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jrcsgtpeppers
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#1
40 cards
8 red 8 blue 8 green 8 yellow 8 purple

i get to draw 6 cards and keep them all in my hand

what are the odds of drawing AT LEAST 1 red?
odds of drawing at least 1 red and 1 blue
odds of drawing at least 1 red 1 blue and 1 green

thats about as much as i need to know.

thanks if anyone shows me how its done. stats are harder thani thought.
Last edited by jrcsgtpeppers at Jan 21, 2013,
JustRooster
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#2
I'd say your odds are pretty good.

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jrcsgtpeppers
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#3
id like to think that too, but im sitting here thinking, whats the best way to beat all these spoiled rich kids in yugioh after their parents buy them boxes of the new pack series that just came out, and i thought, lets use math! then i remembered i never took stats
JimDawson
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#4
Well, I didn't take this in school but...

8 is one fifth of 40. Since you're finding the odds of two types of cards with the same odds, I think you would figure out what one fifth of one fifth is, making it 1/25. Then you multipy it by six because that's how many times you're drawing cards.

Pretty sure your odds of getting at least one red and one blue are six out of twenty five, or 24%.

The second one would be 6/125, or 4.88%. Did the percentage in my head, and it's wrong. It's actually 4.8%. Damn, I've done more difficult things...
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Last edited by JimDawson at Jan 21, 2013,
Avedas
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#5
are you drawing with replacement or no? makes sort of a big difference. if yes, use permutations. if no, use combinations
jrcsgtpeppers
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#7
Quote by Avedas
are you drawing with replacement or no? makes sort of a big difference. if yes, use permutations. if no, use combinations

no, i pick up 6 cards and keep them all in my hand, no replacement. how do i use combinations? is the above sir correct though?
Last edited by jrcsgtpeppers at Jan 21, 2013,
jrcsgtpeppers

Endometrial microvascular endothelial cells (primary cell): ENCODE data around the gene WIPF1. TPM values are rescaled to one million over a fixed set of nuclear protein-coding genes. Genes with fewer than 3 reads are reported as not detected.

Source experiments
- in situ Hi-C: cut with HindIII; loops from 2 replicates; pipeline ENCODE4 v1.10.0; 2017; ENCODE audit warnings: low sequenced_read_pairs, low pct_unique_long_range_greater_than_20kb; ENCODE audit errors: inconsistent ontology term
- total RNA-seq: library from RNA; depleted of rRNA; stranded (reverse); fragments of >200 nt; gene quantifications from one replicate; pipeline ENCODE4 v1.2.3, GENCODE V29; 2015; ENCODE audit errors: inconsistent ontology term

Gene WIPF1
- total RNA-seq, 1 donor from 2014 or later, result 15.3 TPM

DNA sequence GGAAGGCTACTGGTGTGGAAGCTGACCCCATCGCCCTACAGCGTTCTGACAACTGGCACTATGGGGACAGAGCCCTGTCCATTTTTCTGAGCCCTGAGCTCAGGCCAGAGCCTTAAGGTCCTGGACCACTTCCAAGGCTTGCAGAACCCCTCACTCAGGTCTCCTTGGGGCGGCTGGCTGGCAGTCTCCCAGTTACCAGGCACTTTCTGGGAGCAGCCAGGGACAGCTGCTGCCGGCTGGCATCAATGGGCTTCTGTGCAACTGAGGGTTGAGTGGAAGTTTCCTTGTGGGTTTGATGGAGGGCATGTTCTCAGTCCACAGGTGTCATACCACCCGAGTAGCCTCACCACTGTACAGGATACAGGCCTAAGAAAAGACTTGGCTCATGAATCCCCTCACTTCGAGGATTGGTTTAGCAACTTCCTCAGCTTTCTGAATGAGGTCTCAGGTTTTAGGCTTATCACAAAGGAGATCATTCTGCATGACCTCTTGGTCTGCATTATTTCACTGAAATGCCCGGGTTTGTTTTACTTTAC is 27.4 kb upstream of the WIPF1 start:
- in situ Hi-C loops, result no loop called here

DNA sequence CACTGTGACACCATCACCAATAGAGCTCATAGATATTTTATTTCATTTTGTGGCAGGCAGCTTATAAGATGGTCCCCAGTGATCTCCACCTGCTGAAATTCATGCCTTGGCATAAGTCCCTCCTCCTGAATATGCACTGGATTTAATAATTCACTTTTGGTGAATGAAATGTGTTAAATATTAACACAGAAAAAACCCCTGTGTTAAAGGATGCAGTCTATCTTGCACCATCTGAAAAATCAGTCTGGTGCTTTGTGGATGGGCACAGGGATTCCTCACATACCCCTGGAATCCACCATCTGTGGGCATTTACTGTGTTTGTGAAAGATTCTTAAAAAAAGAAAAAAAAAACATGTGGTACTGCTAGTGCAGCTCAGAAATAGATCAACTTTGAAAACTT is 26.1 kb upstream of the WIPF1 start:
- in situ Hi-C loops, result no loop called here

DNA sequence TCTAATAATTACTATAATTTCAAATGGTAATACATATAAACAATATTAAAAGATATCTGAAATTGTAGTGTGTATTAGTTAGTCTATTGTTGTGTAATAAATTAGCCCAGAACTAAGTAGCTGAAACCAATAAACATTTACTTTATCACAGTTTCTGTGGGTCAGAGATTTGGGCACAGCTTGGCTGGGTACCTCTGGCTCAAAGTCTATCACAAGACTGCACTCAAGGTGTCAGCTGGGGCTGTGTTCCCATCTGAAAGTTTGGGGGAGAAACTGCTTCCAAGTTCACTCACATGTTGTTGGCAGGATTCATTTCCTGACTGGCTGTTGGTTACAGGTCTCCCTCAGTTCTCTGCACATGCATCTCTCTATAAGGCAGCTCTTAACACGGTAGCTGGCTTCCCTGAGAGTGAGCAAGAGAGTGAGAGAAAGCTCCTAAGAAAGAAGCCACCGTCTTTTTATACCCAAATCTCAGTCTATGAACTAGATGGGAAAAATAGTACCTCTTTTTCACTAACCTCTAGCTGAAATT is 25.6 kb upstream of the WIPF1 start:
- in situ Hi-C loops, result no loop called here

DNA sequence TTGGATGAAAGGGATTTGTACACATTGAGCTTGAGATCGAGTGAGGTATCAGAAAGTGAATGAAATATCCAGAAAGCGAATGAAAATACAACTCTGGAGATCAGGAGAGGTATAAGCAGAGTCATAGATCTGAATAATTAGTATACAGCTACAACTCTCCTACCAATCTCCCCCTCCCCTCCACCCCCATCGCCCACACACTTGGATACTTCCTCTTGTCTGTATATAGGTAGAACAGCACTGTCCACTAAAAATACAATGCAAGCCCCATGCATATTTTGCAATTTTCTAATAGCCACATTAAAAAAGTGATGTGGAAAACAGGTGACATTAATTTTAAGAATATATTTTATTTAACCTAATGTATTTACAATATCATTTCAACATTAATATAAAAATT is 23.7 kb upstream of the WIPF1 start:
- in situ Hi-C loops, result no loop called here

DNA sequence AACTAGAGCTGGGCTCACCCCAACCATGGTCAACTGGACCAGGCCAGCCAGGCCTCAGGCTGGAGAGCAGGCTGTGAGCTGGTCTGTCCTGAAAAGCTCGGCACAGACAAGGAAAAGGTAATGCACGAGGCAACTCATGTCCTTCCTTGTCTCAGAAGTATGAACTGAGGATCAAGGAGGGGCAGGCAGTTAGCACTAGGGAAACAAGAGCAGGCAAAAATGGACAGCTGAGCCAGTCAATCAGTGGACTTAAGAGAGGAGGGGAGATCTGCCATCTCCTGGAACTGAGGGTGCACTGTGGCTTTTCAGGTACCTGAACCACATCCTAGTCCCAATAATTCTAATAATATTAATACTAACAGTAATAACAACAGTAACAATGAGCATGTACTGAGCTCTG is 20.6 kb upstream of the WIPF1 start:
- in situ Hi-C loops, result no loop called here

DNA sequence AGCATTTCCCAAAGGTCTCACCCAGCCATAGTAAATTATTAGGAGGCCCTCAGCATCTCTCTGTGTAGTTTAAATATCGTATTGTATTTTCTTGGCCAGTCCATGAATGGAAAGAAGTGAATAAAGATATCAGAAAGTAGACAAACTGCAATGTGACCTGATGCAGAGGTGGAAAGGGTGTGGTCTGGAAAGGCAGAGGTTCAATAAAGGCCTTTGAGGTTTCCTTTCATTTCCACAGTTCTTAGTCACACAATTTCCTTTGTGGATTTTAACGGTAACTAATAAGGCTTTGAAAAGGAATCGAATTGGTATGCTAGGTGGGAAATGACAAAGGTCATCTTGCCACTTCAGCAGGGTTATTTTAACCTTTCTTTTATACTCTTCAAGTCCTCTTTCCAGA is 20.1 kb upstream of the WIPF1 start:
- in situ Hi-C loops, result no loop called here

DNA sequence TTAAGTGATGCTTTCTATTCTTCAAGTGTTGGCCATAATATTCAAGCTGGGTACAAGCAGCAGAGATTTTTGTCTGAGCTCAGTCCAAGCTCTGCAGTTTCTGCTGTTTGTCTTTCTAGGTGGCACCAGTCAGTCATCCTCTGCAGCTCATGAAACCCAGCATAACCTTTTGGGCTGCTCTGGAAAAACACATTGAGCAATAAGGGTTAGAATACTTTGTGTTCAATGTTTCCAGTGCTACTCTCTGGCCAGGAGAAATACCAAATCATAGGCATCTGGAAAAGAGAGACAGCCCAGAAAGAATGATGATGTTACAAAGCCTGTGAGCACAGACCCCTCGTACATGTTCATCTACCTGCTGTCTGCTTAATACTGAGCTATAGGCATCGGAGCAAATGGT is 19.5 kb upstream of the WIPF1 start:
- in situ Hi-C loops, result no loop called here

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#8
Quote by JimDawson
Well, I didn't take this in school but...

8 is one fifth of 40. Since you're finding the odds of two types of cards with the same odds, I think you would figure out what one fifth of one fifth is, making it 1/25. Then you multipy it by six because that's how many times you're drawing cards.

Pretty sure your odds of getting at least one red and one blue are six out of twenty five, or 24%.

The second one would be 6/125, or 4.88%. Did the percentage in my head, and it's wrong. It's actually 4.8%. Damn, I've done more difficult things...

it cant be though... because i draw one of each very often. it would be hard to imagine having 5 sets of 8 cards and shuffling them then drawing 6 and not getting a card from 3/5 that i want. the other 2/5 is filler.
JimDawson
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#9
Quote by jrcsgtpeppers
it cant be though... because i draw one of each very often. it would be hard to imagine having 5 sets of 8 cards and shuffling them then drawing 6 and not getting at least 3 different ones....


Yeah, I think the number of varieties comes into play here somehow... something seems a bit screwy to me too. This intrigues me, so I'll stick around and try some more things.
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jrcsgtpeppers
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#10
i feel silly putting this much thought into a childrens card game but you guys have no idea how competitive yugioh gets. to make the question easier:

40 cards
8 red 8 blue 8 green 8 yellow 8 purple

i get to draw 6 cards and keep them all in my hand

what are the odds of drawing AT LEAST 1 red?
odds of drawing at least 1 red and 1 blue
odds of drawing at least 1 red 1 blue and 1 green

thats about as much as i need to know.
JimDawson
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#11
On each individual draw, for the first question, you would have a clear 1/5 chance of getting a red card. The hard part is that you have six draws- I know that it doesn't make sense to have your odds go above 100% in this kind of math, so 120% (6/5) is definitely wrong. I suspect there's some kind of calculus for this, and the odds are in the >80% range. I'm going to try messing with the fractions some more to get some screwy number with lots of decimal places.